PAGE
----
Juicing was all the rage last year. I still have clients who ask about juicing.
What are the benefits? Should I juice? Is it healthy?
My response? When in moderation, it can be part of a healthy diet, especially when you juice at home. It's not as nutritious as eating whole fruits or vegetables, though, as you don't benefit from consuming the pulp (fiber, vitamins, minerals) of the fruit and/or vegetable your turning into liquid. However, you can use the pulp, or produce scraps that separate from the juice. You can bake with them by incorporating into crackers (e.g. as I did in the recipe below), breads (e.g. in a banana or zucchini loaf), or pancakes. Making soup stock from your produce scraps is another great idea, and especially useful come cold weather.
One of my favorite homemade juicing recipes is made with carrot, turmeric root, orange, and ginger. It's not something I prepare often, but when I have the craving (and a refrigerator full of carrots), I dust off my juicer to quench my carrot juice thirst.
Note: You can swap out the carrots for just about any vegetable. Beets, zucchini, and squash are some of my favorite substitutes.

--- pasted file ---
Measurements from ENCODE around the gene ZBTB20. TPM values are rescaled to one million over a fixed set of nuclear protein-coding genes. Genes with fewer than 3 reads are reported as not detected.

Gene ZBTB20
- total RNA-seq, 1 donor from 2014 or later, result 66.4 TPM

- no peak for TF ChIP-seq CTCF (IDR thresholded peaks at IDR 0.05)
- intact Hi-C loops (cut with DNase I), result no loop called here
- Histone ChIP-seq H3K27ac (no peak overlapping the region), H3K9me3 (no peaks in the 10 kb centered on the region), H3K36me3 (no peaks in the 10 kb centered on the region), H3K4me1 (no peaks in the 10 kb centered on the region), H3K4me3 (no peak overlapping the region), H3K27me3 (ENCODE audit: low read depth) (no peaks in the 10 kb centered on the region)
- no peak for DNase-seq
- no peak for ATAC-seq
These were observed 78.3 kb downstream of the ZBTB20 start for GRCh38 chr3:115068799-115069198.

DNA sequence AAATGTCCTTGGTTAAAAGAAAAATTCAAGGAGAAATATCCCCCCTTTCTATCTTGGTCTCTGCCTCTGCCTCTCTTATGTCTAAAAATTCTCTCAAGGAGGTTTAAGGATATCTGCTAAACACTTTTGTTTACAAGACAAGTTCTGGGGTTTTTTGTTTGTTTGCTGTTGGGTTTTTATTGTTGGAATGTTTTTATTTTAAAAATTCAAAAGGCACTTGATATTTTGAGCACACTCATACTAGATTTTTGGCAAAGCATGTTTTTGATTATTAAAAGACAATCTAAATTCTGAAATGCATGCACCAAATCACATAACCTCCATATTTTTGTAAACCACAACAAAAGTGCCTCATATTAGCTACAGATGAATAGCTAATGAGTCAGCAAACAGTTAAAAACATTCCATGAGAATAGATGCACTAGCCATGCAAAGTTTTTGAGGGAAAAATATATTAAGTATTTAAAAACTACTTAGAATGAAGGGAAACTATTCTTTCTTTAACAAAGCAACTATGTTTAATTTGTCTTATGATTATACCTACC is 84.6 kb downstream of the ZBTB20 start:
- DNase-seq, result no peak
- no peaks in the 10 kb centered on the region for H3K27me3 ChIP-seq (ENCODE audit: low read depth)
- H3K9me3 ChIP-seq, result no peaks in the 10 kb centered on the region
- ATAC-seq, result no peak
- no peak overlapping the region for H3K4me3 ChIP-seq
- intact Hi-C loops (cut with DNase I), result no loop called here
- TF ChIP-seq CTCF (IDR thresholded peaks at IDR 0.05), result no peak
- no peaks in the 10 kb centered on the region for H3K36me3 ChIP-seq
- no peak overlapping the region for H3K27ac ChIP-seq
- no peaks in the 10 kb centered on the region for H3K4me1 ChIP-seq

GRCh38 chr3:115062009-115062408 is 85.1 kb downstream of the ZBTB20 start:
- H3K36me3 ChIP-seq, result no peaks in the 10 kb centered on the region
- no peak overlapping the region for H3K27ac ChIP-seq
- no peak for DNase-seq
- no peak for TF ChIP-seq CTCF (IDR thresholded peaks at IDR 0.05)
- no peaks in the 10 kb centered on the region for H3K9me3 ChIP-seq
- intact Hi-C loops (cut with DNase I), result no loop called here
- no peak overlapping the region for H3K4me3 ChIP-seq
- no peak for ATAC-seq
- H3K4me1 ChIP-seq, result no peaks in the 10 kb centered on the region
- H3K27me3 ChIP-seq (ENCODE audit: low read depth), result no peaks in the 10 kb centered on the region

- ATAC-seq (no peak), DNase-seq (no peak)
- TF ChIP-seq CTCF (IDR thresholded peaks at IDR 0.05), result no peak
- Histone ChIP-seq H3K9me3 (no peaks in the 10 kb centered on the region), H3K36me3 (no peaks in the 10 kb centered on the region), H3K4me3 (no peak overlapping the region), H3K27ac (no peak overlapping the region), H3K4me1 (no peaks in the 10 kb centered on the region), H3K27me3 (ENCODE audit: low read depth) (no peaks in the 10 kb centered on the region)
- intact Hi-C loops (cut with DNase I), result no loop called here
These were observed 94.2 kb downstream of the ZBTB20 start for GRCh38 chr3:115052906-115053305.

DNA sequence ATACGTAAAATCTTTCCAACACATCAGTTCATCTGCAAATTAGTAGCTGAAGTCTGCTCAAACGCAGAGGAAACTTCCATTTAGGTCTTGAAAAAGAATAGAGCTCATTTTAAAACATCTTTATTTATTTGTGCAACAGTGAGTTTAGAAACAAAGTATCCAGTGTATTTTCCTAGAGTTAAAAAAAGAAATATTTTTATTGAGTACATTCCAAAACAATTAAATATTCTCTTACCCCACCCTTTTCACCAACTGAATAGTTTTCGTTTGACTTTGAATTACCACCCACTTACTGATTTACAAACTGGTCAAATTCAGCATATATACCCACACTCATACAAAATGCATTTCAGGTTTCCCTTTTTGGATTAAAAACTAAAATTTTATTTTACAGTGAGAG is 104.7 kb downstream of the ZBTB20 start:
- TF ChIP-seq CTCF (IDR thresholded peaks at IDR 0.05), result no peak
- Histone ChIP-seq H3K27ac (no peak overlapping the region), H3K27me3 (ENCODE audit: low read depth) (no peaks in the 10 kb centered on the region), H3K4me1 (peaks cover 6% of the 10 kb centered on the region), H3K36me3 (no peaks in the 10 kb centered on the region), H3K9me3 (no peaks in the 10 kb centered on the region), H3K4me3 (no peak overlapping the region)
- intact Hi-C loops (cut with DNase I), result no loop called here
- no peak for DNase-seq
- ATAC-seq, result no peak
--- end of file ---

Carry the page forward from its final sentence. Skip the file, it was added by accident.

recipe: carrot pulp crackers
Makes about 50 thin crackers
2 cups carrot pulp
1/4 cup ground chia seed
1/4 cup buckwheat flour
2 teaspoon black peppercorn
2 teaspoon fennel seed
2 teaspoon sesame seed
Directions: Preheat oven to 325F
In a pan, toast black peppercorn, fennel and sesame until it begins to brown and becomes fragrant, about 3 minutes.
Grind in a mortar and pestle or spice grinder (I use a dedicated coffee grinder) until it becomes a powder consistency. Mix with carrot pulp, chia, and buckwheat.
Using parchment or two silpats, brush one side of a sheet with coconut oil using a pastry brush. Working in batches, about 3, roll between parchment (or silpat) using a wine bottle or rolling pin. Roll as thin as possible so that it still holds together, brush with more coconut oil, sprinkle lightly with maldon salt, and bake until golden brown and cooked thoroughly, about 20 minutes.
When it's cooled to room temperature, break into pieces and serve with meats and cheese, jam, mustard, pickles, or anything else your heart desires.